There have been two important meetings this week in Brussels. On Tuesday 22nd, the Justice and Home Affairs Ministers of the EU plus Switzerland, Norway and Iceland adopted a decision to relocate 120,000 people from Greece and Italy over a period of about two years. The states joining in this scheme will receive 6,000 euro for each relocated person. The ministers invoked the principle of solidarity and fair sharing of responsibility between Member States and despite squawking from the usual suspects, the decision was agreed on by a very large majority. Poland opted in with the majority abandoning her Visegrad fellows. Hungary has opted out of the scheme, the whole purpose of which is to lighten the load of the countries which have been overwhelmed by asylum seekers. There are about 50,000 asylum seekers on Hungarian soil at this moment and the Hungarian government are building walls and bringing in the army to stop any more from entering. Before the meeting ministers were each in turn greeted by the press of their countries and it was the moment for a short slogan filled audiovisual opportunity. Swiss President Simonetta Somarruga hit the nail on the head by saying that only a coordinated approach would do – a patchwork of national solutions was no longer on the table.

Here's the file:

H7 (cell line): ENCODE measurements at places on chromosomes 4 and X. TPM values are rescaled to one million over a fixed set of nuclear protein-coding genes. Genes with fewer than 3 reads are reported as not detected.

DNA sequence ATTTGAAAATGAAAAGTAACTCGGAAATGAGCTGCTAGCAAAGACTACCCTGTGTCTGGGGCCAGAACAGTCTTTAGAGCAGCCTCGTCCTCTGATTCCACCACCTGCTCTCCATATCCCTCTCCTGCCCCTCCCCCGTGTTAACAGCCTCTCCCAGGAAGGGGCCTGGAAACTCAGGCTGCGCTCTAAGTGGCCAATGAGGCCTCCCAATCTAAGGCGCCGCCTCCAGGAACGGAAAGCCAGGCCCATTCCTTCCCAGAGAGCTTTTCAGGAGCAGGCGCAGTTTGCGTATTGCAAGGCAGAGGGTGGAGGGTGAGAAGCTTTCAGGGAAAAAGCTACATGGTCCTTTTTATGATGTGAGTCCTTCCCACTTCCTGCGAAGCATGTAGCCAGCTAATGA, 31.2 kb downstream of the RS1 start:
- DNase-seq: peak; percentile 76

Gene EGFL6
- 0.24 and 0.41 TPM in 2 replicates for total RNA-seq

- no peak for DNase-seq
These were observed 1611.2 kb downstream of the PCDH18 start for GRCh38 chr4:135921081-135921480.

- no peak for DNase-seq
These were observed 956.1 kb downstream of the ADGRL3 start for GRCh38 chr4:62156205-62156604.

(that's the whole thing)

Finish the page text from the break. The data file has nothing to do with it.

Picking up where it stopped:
The 120,000 registered asylum seekers will be allocated to various countries on the basis of the agreed proportional quota system. Not discussed was a standard procedure and time period necessary for processing asylum applications. This varies very widely from state to state and is an opportunity for corruption. There is also the issue of choice. German Foreign Minister Thomas de Maiziere has said that refugees may not choose where in Europe they will settle but in practice it is difficult to imagine asylum seekers being forcibly transported to countries where they don’t want to go. Only after a period of five years will they have the right to settle in countries outside the one which has granted asylum. Priority will be given to Syrians, Iraqis and Eritreans, especially to more vulnerable people.